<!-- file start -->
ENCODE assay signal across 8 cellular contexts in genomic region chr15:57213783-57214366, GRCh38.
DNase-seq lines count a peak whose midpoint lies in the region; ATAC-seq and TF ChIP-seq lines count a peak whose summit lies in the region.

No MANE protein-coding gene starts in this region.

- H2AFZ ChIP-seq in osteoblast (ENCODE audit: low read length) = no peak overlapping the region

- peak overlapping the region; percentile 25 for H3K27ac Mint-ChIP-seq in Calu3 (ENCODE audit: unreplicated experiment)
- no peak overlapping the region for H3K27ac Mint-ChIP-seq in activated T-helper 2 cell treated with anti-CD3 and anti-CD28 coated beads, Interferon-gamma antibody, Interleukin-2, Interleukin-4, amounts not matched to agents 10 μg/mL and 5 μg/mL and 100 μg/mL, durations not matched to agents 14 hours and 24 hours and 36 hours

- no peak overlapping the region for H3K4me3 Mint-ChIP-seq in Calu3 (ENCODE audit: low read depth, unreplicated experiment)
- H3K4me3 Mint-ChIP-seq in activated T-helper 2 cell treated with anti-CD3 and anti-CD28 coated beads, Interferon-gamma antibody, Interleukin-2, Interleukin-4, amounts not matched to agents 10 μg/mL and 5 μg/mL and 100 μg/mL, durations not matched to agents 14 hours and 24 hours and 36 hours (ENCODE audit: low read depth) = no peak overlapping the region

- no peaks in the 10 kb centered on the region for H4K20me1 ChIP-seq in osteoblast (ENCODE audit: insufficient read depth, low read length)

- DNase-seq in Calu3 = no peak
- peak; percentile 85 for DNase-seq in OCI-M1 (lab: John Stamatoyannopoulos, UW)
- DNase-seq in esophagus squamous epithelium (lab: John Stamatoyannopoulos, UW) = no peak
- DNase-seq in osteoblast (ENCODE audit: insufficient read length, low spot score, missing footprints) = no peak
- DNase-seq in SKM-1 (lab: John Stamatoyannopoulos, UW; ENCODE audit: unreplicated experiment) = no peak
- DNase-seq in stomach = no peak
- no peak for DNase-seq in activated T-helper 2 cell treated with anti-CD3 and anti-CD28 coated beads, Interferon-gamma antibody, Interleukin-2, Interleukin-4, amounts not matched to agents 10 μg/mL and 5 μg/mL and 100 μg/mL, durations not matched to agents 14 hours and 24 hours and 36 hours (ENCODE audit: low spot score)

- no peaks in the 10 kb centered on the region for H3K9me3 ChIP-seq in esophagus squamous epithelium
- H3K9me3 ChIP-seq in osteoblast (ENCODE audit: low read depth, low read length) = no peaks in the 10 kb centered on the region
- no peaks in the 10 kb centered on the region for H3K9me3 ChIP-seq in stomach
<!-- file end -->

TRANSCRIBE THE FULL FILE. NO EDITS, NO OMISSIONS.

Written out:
ENCODE assay signal across 8 cellular contexts in genomic region chr15:57213783-57214366, GRCh38.
DNase-seq lines count a peak whose midpoint lies in the region; ATAC-seq and TF ChIP-seq lines count a peak whose summit lies in the region.

No MANE protein-coding gene starts in this region.

- H2AFZ ChIP-seq in osteoblast (ENCODE audit: low read length) = no peak overlapping the region

- peak overlapping the region; percentile 25 for H3K27ac Mint-ChIP-seq in Calu3 (ENCODE audit: unreplicated experiment)
- no peak overlapping the region for H3K27ac Mint-ChIP-seq in activated T-helper 2 cell treated with anti-CD3 and anti-CD28 coated beads, Interferon-gamma antibody, Interleukin-2, Interleukin-4, amounts not matched to agents 10 μg/mL and 5 μg/mL and 100 μg/mL, durations not matched to agents 14 hours and 24 hours and 36 hours

- no peak overlapping the region for H3K4me3 Mint-ChIP-seq in Calu3 (ENCODE audit: low read depth, unreplicated experiment)
- H3K4me3 Mint-ChIP-seq in activated T-helper 2 cell treated with anti-CD3 and anti-CD28 coated beads, Interferon-gamma antibody, Interleukin-2, Interleukin-4, amounts not matched to agents 10 μg/mL and 5 μg/mL and 100 μg/mL, durations not matched to agents 14 hours and 24 hours and 36 hours (ENCODE audit: low read depth) = no peak overlapping the region

- no peaks in the 10 kb centered on the region for H4K20me1 ChIP-seq in osteoblast (ENCODE audit: insufficient read depth, low read length)

- DNase-seq in Calu3 = no peak
- peak; percentile 85 for DNase-seq in OCI-M1 (lab: John Stamatoyannopoulos, UW)
- DNase-seq in esophagus squamous epithelium (lab: John Stamatoyannopoulos, UW) = no peak
- DNase-seq in osteoblast (ENCODE audit: insufficient read length, low spot score, missing footprints) = no peak
- DNase-seq in SKM-1 (lab: John Stamatoyannopoulos, UW; ENCODE audit: unreplicated experiment) = no peak
- DNase-seq in stomach = no peak
- no peak for DNase-seq in activated T-helper 2 cell treated with anti-CD3 and anti-CD28 coated beads, Interferon-gamma antibody, Interleukin-2, Interleukin-4, amounts not matched to agents 10 μg/mL and 5 μg/mL and 100 μg/mL, durations not matched to agents 14 hours and 24 hours and 36 hours (ENCODE audit: low spot score)

- no peaks in the 10 kb centered on the region for H3K9me3 ChIP-seq in esophagus squamous epithelium
- H3K9me3 ChIP-seq in osteoblast (ENCODE audit: low read depth, low read length) = no peaks in the 10 kb centered on the region
- no peaks in the 10 kb centered on the region for H3K9me3 ChIP-seq in stomach